CATTLEYA dowiana is often considered difficult to grow in cultivation when, in fact, it is a vigorous, free-flowering, easy-to-grow plant if a few basic rules are followed.
The most important rule is to grow C. dowiana so its roots dry quickly and are never subjected to a wet, soggy medium. For this reason, C. dowiana is either grown in clay pots that barely accommodate the plant and one new growth, or it is planted in hanging baskets.
Cattleya dowiana also likes to be kept dry when it is not actively growing and the easiest way to retard its growth or kill it is to overwater it during the cool winter months when it is dormant. In its native habitat, C. dowiana grows at the tops of tall trees in the jungle where its roots dry out rapidly after a rain. It also has a dry resting period in the jungle in December and January.
Ignoring C. dowiana’s need to dry out will cause the roots to rot and eventually the pseudobulbs will decay. Unlike black rot of cattleyas, which begins on the youngest, softest growths, C. dowiana pseudobulb rot begins at the base of the oldest pseudobulb and progresses through the rhizome and kills the youngest pseudobulb last. Pseudobulb rot is always fatal, and it is the main reason virtually all of the fine old clones of C. dowiana from the turn of the century are no longer in existence.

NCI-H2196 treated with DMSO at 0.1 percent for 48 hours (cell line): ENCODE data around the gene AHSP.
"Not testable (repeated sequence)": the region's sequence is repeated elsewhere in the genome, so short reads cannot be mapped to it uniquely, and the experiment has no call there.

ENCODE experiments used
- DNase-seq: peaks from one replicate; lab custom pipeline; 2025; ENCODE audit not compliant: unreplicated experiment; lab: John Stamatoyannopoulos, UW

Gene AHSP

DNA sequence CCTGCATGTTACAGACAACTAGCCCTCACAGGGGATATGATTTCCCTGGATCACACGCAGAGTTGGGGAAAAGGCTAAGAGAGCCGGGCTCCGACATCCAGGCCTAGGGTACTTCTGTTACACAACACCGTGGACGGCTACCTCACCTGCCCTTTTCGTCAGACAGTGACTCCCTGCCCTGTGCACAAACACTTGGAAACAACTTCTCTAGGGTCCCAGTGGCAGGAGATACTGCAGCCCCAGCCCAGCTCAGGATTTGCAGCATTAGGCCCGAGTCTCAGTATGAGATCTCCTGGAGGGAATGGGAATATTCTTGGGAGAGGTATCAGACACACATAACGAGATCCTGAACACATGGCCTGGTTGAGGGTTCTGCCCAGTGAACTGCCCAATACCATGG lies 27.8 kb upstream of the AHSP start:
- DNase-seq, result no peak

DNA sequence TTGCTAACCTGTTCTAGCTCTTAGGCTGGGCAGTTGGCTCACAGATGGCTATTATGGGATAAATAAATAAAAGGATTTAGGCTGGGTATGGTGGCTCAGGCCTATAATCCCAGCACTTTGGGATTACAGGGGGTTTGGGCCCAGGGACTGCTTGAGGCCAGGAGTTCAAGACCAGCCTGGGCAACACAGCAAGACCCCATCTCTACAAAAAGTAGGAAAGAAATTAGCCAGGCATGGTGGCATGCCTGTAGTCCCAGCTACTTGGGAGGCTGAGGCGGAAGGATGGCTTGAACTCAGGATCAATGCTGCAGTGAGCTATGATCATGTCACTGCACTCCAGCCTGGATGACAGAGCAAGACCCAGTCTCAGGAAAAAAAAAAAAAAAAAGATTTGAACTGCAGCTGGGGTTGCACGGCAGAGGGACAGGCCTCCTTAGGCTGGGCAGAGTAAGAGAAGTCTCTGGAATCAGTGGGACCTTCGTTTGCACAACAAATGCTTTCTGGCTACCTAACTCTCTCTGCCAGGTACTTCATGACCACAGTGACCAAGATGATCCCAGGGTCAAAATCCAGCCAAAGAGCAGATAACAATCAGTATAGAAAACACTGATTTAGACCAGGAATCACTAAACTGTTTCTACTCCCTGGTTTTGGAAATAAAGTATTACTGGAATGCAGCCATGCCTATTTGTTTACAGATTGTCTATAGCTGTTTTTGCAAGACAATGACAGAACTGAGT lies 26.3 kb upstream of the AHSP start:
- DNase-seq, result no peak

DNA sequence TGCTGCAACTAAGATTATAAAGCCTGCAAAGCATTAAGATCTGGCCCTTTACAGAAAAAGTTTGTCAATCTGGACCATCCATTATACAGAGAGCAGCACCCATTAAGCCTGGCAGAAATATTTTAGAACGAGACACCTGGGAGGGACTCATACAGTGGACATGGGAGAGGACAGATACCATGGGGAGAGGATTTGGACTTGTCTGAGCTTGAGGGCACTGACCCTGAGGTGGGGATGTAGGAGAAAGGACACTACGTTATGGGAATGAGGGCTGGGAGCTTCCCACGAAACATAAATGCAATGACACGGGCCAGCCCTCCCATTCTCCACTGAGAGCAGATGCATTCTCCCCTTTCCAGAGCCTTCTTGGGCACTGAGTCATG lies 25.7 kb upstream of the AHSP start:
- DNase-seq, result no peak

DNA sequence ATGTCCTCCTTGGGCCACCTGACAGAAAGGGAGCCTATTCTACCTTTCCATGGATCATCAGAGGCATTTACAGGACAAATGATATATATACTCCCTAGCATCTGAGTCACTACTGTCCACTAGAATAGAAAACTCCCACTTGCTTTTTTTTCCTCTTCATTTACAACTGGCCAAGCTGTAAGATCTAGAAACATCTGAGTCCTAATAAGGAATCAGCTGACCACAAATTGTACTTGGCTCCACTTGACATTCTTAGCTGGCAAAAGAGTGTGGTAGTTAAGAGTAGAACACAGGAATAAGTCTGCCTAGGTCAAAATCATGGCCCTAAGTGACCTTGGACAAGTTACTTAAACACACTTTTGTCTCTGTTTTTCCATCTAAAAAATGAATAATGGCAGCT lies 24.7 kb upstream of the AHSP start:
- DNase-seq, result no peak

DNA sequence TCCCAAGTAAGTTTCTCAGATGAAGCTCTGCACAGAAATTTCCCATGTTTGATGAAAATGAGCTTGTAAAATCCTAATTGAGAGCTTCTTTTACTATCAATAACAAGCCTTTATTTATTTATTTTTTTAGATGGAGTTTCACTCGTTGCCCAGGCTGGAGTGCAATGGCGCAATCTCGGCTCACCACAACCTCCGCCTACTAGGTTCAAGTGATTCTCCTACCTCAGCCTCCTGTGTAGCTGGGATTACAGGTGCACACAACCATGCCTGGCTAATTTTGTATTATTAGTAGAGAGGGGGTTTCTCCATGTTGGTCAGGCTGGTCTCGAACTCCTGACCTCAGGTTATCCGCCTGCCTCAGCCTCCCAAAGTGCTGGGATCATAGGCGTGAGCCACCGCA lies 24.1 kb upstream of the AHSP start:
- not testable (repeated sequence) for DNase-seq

Cattleya dowiana requires lots of sun and, if you want to enjoy its spectacular four-to five-flowered spikes, you must provide this. Plenty of moving air from fans is beneficial, too. This helps keep its leaves cool and aids in drying its roots.
In the Northern Hemisphere, C. dowiana begins growing in early spring, flowers in mid to late summer and, after flowering, goes dormant until the following spring. It requires frequent watering when it is actively growing, but little water after flowering until it begins growing in the spring.
Fertilizer is not an essential ingredient to growing C. dowiana well. If you grow in bark mixtures, a light fertilizing during the active growing season is needed. Apply 1/4 teaspoonful of a soluble 20-20-20 per gallon of water every two weeks until buds appear in the sheath. After that, do not apply any fertilizer until the plant begins growing again in the spring. Never use a slow-release fertilizer because this may continue to feed during dormancy, which can contribute to pseudobulb rot.
Several orchid companies have been selling C. dowiana in recent years, so plants should be available for anyone who wants to grow this delightful species. In addition to its beautiful color, C. dowiana has a hauntingly lovely fragrance that can fill your whole house and greenhouse, and will certainly fill your soul. — A. A. Chadwick.